While setting aside the order NCLT of appointment of CFO in RattanIndia Finance Private Limited (RFPL), the NCLAT, principal bench in the appeal filed by Hamlin Trust and others (50% shareholders of RFPL), held that even in the case of appointment of CFO in a private company which otherwise is exempt to appoint a CFO but if chooses to appoint a CFO, the provisions of Section 203 of Companies Act, 2013 are required to be followed.
The NCLT, Bench-III, New Delhi, had earlier this year in the company application filed by LSF 10 Investment S.a.r.l (50% shareholder of RFPL/Rose Investment) in its ongoing oppression and mismanagement petition, held that as the Articles of Association (AoA) of RFPL does not stipulate any procedure or eligibility conditions for appointment of CFO and since RFPL is a private limited company, therefore, anybody can be appointed as CFO even if such person will not be a full-time employee of the RFPL after appointment or such person is appointed with some precondition.
It is to be noted that as per AoA of RFPL, the right to appoint CFO is with Rose Investments, however, the other 50% of shareholders have the right to reject two such candidates nominated by LSF and then finally the third candidate so proposed by Rose Investment has to be accepted by all for the post of CFO.
The CFO candidates which were proposed by Rose Investment were those individuals who were associated with other entities and were not full-time available for RFPL.
As the remaining 50% of shareholders were objecting to the nomination on the ground that same is contrary to the provisions of Section 203 of the Companies Act, 2013.
Against the same, Rose Investment had filed an interim application before NCLT, which was already seized off with the oppression and mismanagement petitions filed by both groups of shareholders against each other.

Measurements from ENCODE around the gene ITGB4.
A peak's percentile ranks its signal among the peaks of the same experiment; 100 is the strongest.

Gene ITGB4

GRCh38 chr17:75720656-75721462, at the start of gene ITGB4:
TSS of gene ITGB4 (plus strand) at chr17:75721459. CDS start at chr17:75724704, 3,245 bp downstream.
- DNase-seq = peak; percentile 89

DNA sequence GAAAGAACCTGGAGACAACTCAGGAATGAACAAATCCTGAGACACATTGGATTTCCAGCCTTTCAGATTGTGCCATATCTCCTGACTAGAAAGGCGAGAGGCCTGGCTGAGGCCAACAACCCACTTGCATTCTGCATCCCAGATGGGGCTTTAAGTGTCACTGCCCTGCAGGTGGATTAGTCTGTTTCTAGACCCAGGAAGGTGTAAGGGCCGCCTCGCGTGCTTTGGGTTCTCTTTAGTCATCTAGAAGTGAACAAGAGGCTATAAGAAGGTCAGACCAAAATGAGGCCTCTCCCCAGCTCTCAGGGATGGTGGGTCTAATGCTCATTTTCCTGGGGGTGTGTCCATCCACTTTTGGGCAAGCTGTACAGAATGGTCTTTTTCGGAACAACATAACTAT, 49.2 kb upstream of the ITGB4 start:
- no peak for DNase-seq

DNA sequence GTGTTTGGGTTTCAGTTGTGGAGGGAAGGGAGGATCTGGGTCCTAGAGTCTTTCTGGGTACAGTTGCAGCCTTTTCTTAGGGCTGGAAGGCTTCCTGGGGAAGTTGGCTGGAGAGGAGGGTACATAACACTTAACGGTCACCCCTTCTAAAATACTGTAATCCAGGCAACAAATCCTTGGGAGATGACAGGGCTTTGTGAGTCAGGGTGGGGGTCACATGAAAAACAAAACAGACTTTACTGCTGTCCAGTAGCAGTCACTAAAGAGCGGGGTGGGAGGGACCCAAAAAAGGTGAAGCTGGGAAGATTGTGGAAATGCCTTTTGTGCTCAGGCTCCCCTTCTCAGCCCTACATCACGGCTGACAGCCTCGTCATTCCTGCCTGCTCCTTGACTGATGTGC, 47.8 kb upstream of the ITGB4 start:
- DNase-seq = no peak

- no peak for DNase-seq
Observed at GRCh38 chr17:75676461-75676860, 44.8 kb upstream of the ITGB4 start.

The NCLAT after hearing the arguments of the counsel for appellant held that even if RFPL is a private company, however, the provisions of Section 203 shall apply to a company that voluntarily appoints a CFO, like RFPL since the CFO is a key managerial personnel in terms of Section 2(51) of Companies Act, 2013, directed that eligibility for appointment of CFO as enshrined in Section 203 of the Companies Act, 2013 would apply dehors agreement between the parties to the contrary.
The appellant tribunal further held that Section 203 of the Act lays down that the CFO is a whole-time KMP and is prohibited from holding office in more than one company except in its subsidiary company at the same time. There are other elements of conduct that are provided in the Act as being relevant to the functioning of a KMP.
Earlier, the NCLT had directed the appointment of a person as CFO, who does not meet the criteria provided under Section 203 of the Companies Act, 2013 on the ground that the AoA of RFPL does not prescribe any criteria.
The NCLAT held that in the absence of any specific mention regarding eligibility and the method of selection of the CFO in the AoA, it would be logical to take recourse to section 203 of the Companies Act, 2013 even by a private company, in the selection and appointment of CFO, as Section 203 prescribes the appointment of key managerial persons, which includes a Chief Financial Officer of the company.
The appellants (Hamlin Trust & Ors) in the company appeal before NCLAT, principal bench was represented by S&A Law Offices and Respondent No. 1 (Rose Investment) was represented by AZB & Partners.